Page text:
See Maui from a Helicopter

By Hawaii.com Team
Photo courtesy of  hullz

Photo courtesy of hullz

It would be a mistake to rely on words to describe a helicopter tour of Maui. Call it a mythical ride on a magic carpet. Call it a page from a fairytale. It’s like watching a movie, hitching a ride on a butterfly, or drifting along in a dream. It’s a multi-sensory experience that cannot be analyzed, digitized or translated into words much more complicated than “Wow!”

Helicopter tours have become one of the island’s signature attractions. Here, it is possible to lift off from a heliport, quickly bypass populated areas, and, in minutes, leave civilization behind. Look down and you’ll find yourself flying low over deep, impossibly tangled, uninhabitable canyons where inland waterfalls drop hundreds of feet right outside your window.

Now and then, the helicopter will hover before a unique geographic or legendary site and the pilot, like a guide standing before a masterpiece in an art museum, will fill in the details. Noise-canceling headphones wipe out the roar of the helicopter rotors. Music, like the soundtrack from a movie, sets the mood. And the narrator, that is your pilot, guides you skillfully into what many describe as a mystical experience.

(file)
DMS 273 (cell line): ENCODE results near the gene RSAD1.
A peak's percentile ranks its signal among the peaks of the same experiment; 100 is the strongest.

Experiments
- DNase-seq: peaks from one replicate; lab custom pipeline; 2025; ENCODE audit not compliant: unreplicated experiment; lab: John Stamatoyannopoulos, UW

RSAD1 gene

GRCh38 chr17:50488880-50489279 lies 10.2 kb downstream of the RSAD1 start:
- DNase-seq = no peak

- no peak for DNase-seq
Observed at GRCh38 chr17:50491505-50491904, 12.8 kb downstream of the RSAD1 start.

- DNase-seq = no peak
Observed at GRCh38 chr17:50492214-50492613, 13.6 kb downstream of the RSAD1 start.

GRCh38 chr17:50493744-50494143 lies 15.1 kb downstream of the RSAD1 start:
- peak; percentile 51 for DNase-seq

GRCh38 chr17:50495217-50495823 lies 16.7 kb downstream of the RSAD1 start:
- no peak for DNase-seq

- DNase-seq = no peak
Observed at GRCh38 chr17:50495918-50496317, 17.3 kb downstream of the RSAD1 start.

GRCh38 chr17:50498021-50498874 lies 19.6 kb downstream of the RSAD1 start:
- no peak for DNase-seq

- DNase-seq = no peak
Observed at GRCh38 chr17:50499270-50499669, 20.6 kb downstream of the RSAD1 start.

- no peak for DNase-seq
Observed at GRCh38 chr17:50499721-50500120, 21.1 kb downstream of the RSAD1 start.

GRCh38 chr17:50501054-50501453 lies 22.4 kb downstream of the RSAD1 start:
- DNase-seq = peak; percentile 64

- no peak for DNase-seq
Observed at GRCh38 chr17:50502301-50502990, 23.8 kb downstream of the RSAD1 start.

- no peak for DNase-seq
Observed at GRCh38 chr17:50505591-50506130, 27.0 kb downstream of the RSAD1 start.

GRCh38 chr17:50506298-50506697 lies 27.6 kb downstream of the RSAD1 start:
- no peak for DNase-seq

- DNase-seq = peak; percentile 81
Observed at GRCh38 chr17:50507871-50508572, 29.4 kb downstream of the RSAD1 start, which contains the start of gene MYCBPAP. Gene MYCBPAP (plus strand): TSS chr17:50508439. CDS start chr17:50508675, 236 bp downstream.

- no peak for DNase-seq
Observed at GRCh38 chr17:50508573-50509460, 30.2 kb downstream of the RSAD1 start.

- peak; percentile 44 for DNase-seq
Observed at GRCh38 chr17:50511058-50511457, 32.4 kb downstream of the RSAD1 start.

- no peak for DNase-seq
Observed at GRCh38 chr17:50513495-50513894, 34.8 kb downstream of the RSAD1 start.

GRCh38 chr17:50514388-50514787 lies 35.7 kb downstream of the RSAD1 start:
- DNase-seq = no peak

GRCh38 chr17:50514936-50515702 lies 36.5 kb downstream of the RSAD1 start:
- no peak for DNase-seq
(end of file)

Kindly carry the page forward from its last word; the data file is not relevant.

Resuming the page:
Most helicopter tours offer views of the lunar-like surface of Haleakala Crater and the waterfall-laced coastline of the North Shore rainforest. Some companies fly to Molokai, where towering waterfalls and 3,000-foot vertical sea cliffs provide a spectacular sight. Romantic customized tours can be arranged for special occasions like weddings, honeymoons, proposals and anniversaries.

Tours depart from the heliport at Kahului Airport. They vary in destination, length and cost with airtime fluctuating from 30 to 90 minutes. As a rule, morning is the best time to fly, as cloud cover tends to increase throughout the afternoon.

The seating configuration in most tour helicopters on Maui is similar with two passengers seated up front with the pilot and four more in the seats behind. Because tour helicopters resemble airborne glass bubbles, the view is generally excellent no matter where you sit.

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